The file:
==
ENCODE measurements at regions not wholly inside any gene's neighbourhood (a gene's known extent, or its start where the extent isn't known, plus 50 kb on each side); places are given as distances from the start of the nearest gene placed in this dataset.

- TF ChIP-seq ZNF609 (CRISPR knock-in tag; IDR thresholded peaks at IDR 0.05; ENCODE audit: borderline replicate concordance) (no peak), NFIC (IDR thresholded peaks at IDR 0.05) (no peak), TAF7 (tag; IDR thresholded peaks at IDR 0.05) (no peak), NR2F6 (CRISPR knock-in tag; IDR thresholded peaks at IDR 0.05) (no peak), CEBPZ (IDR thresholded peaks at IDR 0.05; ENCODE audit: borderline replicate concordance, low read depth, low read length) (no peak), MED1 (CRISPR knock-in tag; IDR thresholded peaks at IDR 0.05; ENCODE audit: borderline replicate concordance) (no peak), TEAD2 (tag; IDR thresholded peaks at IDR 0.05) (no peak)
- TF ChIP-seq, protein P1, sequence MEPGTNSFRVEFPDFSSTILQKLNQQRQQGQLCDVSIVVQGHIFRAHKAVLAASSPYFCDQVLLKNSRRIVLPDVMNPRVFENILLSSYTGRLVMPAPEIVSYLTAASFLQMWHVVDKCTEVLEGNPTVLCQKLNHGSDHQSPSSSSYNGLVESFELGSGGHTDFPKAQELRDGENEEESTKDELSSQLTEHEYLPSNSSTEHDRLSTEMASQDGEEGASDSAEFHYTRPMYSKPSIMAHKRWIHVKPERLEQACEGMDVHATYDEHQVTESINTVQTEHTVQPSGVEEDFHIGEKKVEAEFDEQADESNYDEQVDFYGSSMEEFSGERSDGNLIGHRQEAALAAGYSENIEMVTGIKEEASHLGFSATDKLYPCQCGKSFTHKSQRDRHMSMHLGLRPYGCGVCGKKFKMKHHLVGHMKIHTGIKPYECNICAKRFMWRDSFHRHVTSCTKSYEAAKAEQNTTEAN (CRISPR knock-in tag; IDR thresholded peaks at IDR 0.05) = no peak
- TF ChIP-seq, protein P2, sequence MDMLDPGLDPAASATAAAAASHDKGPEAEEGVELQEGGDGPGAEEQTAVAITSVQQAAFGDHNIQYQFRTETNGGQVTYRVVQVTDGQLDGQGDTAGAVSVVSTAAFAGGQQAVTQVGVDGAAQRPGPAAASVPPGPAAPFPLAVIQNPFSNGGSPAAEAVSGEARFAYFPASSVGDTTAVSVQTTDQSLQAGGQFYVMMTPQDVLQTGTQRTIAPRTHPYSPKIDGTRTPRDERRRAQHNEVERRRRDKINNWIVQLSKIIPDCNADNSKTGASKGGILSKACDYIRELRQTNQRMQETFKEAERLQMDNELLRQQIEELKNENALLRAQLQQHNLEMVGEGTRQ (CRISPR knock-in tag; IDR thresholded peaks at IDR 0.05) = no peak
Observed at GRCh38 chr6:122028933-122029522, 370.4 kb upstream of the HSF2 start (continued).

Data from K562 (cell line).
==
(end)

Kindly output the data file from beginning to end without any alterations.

ENCODE measurements at regions not wholly inside any gene's neighbourhood (a gene's known extent, or its start where the extent isn't known, plus 50 kb on each side); places are given as distances from the start of the nearest gene placed in this dataset.

- TF ChIP-seq ZNF609 (CRISPR knock-in tag; IDR thresholded peaks at IDR 0.05; ENCODE audit: borderline replicate concordance) (no peak), NFIC (IDR thresholded peaks at IDR 0.05) (no peak), TAF7 (tag; IDR thresholded peaks at IDR 0.05) (no peak), NR2F6 (CRISPR knock-in tag; IDR thresholded peaks at IDR 0.05) (no peak), CEBPZ (IDR thresholded peaks at IDR 0.05; ENCODE audit: borderline replicate concordance, low read depth, low read length) (no peak), MED1 (CRISPR knock-in tag; IDR thresholded peaks at IDR 0.05; ENCODE audit: borderline replicate concordance) (no peak), TEAD2 (tag; IDR thresholded peaks at IDR 0.05) (no peak)
- TF ChIP-seq, protein P1, sequence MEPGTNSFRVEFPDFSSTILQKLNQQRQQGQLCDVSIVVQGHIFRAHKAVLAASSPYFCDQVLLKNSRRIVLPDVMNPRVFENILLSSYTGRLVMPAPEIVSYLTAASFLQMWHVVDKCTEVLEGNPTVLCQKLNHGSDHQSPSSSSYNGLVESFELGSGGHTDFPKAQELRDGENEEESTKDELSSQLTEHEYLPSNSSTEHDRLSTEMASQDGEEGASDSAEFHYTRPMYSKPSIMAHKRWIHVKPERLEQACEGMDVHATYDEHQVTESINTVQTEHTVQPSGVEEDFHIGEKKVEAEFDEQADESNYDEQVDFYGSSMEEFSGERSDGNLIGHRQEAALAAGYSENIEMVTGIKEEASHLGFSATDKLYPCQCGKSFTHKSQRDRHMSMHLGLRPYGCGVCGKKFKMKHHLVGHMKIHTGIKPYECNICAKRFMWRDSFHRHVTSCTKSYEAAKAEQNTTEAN (CRISPR knock-in tag; IDR thresholded peaks at IDR 0.05) = no peak
- TF ChIP-seq, protein P2, sequence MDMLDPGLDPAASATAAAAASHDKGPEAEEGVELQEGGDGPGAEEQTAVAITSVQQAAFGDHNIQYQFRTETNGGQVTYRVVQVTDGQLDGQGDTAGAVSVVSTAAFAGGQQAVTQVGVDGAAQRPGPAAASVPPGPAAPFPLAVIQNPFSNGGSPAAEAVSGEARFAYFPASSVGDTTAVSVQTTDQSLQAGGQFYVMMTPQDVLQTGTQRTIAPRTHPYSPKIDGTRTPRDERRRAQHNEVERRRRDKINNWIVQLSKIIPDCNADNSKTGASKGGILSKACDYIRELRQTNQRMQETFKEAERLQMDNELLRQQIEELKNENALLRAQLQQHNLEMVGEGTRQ (CRISPR knock-in tag; IDR thresholded peaks at IDR 0.05) = no peak
Observed at GRCh38 chr6:122028933-122029522, 370.4 kb upstream of the HSF2 start (continued).

Data from K562 (cell line).